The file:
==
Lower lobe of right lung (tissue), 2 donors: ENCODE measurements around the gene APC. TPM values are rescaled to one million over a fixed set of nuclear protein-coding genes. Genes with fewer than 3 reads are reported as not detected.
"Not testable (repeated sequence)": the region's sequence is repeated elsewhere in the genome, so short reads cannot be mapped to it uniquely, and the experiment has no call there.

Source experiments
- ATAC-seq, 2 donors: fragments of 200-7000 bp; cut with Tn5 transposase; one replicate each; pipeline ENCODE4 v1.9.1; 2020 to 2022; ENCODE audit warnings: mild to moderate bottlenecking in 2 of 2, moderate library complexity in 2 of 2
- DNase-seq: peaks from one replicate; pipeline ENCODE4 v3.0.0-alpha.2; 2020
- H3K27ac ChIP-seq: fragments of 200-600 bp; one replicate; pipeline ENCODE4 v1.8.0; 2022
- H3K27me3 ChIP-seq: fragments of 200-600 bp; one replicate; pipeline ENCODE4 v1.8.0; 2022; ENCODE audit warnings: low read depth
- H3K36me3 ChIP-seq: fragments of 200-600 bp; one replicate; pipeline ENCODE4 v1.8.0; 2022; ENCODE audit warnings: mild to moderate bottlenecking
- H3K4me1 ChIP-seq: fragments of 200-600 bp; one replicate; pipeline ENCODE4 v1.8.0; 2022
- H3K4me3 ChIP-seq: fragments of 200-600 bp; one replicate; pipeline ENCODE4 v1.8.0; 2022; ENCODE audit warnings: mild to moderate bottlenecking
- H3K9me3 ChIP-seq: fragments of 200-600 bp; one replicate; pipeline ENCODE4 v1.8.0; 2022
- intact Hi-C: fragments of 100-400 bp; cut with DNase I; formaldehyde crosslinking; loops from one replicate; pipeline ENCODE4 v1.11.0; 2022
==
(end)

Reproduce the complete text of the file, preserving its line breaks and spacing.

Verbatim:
Lower lobe of right lung (tissue), 2 donors: ENCODE measurements around the gene APC. TPM values are rescaled to one million over a fixed set of nuclear protein-coding genes. Genes with fewer than 3 reads are reported as not detected.
"Not testable (repeated sequence)": the region's sequence is repeated elsewhere in the genome, so short reads cannot be mapped to it uniquely, and the experiment has no call there.

Source experiments
- ATAC-seq, 2 donors: fragments of 200-7000 bp; cut with Tn5 transposase; one replicate each; pipeline ENCODE4 v1.9.1; 2020 to 2022; ENCODE audit warnings: mild to moderate bottlenecking in 2 of 2, moderate library complexity in 2 of 2
- DNase-seq: peaks from one replicate; pipeline ENCODE4 v3.0.0-alpha.2; 2020
- H3K27ac ChIP-seq: fragments of 200-600 bp; one replicate; pipeline ENCODE4 v1.8.0; 2022
- H3K27me3 ChIP-seq: fragments of 200-600 bp; one replicate; pipeline ENCODE4 v1.8.0; 2022; ENCODE audit warnings: low read depth
- H3K36me3 ChIP-seq: fragments of 200-600 bp; one replicate; pipeline ENCODE4 v1.8.0; 2022; ENCODE audit warnings: mild to moderate bottlenecking
- H3K4me1 ChIP-seq: fragments of 200-600 bp; one replicate; pipeline ENCODE4 v1.8.0; 2022
- H3K4me3 ChIP-seq: fragments of 200-600 bp; one replicate; pipeline ENCODE4 v1.8.0; 2022; ENCODE audit warnings: mild to moderate bottlenecking
- H3K9me3 ChIP-seq: fragments of 200-600 bp; one replicate; pipeline ENCODE4 v1.8.0; 2022
- intact Hi-C: fragments of 100-400 bp; cut with DNase I; formaldehyde crosslinking; loops from one replicate; pipeline ENCODE4 v1.11.0; 2022